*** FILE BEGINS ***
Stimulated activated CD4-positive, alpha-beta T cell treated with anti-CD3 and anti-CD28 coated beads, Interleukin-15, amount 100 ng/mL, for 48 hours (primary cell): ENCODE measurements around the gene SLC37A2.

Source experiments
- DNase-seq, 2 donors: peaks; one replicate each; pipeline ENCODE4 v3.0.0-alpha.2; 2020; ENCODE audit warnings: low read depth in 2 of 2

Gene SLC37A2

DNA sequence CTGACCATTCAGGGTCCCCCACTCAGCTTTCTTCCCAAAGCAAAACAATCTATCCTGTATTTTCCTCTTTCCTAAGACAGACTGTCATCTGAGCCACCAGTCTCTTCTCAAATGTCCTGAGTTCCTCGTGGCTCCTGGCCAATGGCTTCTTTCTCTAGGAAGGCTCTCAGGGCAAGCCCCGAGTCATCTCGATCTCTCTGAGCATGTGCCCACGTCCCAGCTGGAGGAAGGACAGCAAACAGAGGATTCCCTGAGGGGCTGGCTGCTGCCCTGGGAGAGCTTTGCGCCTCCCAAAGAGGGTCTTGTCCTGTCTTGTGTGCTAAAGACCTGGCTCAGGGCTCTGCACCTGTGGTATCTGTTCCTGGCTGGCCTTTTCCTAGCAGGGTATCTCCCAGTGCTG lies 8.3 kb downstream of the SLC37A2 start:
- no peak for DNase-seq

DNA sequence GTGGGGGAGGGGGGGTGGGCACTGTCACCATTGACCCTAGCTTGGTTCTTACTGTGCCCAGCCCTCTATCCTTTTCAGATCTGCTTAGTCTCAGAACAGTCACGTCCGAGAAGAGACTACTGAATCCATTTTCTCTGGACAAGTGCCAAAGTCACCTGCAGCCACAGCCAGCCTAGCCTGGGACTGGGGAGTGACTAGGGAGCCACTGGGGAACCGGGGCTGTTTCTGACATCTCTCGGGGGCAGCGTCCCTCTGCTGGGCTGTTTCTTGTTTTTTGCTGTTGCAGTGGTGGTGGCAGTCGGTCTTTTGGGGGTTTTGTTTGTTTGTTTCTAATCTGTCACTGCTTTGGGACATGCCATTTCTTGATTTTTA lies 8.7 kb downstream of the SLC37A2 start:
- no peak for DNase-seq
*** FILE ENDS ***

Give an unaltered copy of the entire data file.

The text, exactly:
Stimulated activated CD4-positive, alpha-beta T cell treated with anti-CD3 and anti-CD28 coated beads, Interleukin-15, amount 100 ng/mL, for 48 hours (primary cell): ENCODE measurements around the gene SLC37A2.

Source experiments
- DNase-seq, 2 donors: peaks; one replicate each; pipeline ENCODE4 v3.0.0-alpha.2; 2020; ENCODE audit warnings: low read depth in 2 of 2

Gene SLC37A2

DNA sequence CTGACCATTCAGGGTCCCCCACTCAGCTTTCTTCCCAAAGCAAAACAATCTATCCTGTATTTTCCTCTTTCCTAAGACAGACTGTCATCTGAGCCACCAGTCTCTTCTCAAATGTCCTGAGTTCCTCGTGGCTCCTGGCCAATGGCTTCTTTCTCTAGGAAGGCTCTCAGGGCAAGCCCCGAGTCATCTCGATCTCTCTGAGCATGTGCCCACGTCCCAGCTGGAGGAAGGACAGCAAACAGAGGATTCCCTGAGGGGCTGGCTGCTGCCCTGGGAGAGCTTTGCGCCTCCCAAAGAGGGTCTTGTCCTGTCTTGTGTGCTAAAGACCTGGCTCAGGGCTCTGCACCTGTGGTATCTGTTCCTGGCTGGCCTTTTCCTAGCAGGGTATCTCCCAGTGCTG lies 8.3 kb downstream of the SLC37A2 start:
- no peak for DNase-seq

DNA sequence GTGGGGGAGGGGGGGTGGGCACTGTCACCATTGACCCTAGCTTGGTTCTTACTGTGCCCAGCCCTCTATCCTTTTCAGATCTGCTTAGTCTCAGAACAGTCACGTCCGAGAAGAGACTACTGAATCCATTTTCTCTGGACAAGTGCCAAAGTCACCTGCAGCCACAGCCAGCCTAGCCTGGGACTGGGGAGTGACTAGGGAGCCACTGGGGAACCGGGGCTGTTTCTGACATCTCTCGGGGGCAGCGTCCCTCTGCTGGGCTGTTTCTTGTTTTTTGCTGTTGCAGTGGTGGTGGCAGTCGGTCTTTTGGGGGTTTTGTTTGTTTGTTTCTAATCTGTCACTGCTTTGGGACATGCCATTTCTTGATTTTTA lies 8.7 kb downstream of the SLC37A2 start:
- no peak for DNase-seq